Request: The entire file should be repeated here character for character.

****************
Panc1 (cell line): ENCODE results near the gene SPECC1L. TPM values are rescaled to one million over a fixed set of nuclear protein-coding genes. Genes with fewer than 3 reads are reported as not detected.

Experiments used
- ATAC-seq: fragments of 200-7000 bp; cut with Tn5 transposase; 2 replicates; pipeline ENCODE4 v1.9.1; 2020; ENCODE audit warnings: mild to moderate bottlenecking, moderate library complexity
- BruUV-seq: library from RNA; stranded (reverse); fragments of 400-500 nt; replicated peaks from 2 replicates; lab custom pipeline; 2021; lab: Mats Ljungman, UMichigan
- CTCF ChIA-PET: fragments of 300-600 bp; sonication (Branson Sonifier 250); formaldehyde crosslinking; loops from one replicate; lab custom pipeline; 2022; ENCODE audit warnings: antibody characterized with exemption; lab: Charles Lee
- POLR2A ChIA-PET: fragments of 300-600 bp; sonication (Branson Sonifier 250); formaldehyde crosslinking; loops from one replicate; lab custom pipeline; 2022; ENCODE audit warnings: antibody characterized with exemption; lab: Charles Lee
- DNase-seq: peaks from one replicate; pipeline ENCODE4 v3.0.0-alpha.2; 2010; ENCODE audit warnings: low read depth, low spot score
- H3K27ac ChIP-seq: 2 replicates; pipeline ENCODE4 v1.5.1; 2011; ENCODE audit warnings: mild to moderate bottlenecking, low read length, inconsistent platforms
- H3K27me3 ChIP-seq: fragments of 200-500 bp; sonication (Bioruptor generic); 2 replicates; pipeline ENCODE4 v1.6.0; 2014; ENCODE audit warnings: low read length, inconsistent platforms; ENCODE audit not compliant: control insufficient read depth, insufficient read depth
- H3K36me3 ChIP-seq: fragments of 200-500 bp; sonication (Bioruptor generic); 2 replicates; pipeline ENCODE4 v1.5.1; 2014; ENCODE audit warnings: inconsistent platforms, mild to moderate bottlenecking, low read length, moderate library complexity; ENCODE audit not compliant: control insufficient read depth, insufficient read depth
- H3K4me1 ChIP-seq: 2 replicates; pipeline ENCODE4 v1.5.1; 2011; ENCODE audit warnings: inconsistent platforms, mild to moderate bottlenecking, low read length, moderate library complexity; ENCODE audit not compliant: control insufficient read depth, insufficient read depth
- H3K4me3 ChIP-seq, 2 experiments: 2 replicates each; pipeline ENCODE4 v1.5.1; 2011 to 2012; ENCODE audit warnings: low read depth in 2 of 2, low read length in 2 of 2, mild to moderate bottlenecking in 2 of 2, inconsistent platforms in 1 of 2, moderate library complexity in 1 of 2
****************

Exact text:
Panc1 (cell line): ENCODE results near the gene SPECC1L. TPM values are rescaled to one million over a fixed set of nuclear protein-coding genes. Genes with fewer than 3 reads are reported as not detected.

Experiments used
- ATAC-seq: fragments of 200-7000 bp; cut with Tn5 transposase; 2 replicates; pipeline ENCODE4 v1.9.1; 2020; ENCODE audit warnings: mild to moderate bottlenecking, moderate library complexity
- BruUV-seq: library from RNA; stranded (reverse); fragments of 400-500 nt; replicated peaks from 2 replicates; lab custom pipeline; 2021; lab: Mats Ljungman, UMichigan
- CTCF ChIA-PET: fragments of 300-600 bp; sonication (Branson Sonifier 250); formaldehyde crosslinking; loops from one replicate; lab custom pipeline; 2022; ENCODE audit warnings: antibody characterized with exemption; lab: Charles Lee
- POLR2A ChIA-PET: fragments of 300-600 bp; sonication (Branson Sonifier 250); formaldehyde crosslinking; loops from one replicate; lab custom pipeline; 2022; ENCODE audit warnings: antibody characterized with exemption; lab: Charles Lee
- DNase-seq: peaks from one replicate; pipeline ENCODE4 v3.0.0-alpha.2; 2010; ENCODE audit warnings: low read depth, low spot score
- H3K27ac ChIP-seq: 2 replicates; pipeline ENCODE4 v1.5.1; 2011; ENCODE audit warnings: mild to moderate bottlenecking, low read length, inconsistent platforms
- H3K27me3 ChIP-seq: fragments of 200-500 bp; sonication (Bioruptor generic); 2 replicates; pipeline ENCODE4 v1.6.0; 2014; ENCODE audit warnings: low read length, inconsistent platforms; ENCODE audit not compliant: control insufficient read depth, insufficient read depth
- H3K36me3 ChIP-seq: fragments of 200-500 bp; sonication (Bioruptor generic); 2 replicates; pipeline ENCODE4 v1.5.1; 2014; ENCODE audit warnings: inconsistent platforms, mild to moderate bottlenecking, low read length, moderate library complexity; ENCODE audit not compliant: control insufficient read depth, insufficient read depth
- H3K4me1 ChIP-seq: 2 replicates; pipeline ENCODE4 v1.5.1; 2011; ENCODE audit warnings: inconsistent platforms, mild to moderate bottlenecking, low read length, moderate library complexity; ENCODE audit not compliant: control insufficient read depth, insufficient read depth
- H3K4me3 ChIP-seq, 2 experiments: 2 replicates each; pipeline ENCODE4 v1.5.1; 2011 to 2012; ENCODE audit warnings: low read depth in 2 of 2, low read length in 2 of 2, mild to moderate bottlenecking in 2 of 2, inconsistent platforms in 1 of 2, moderate library complexity in 1 of 2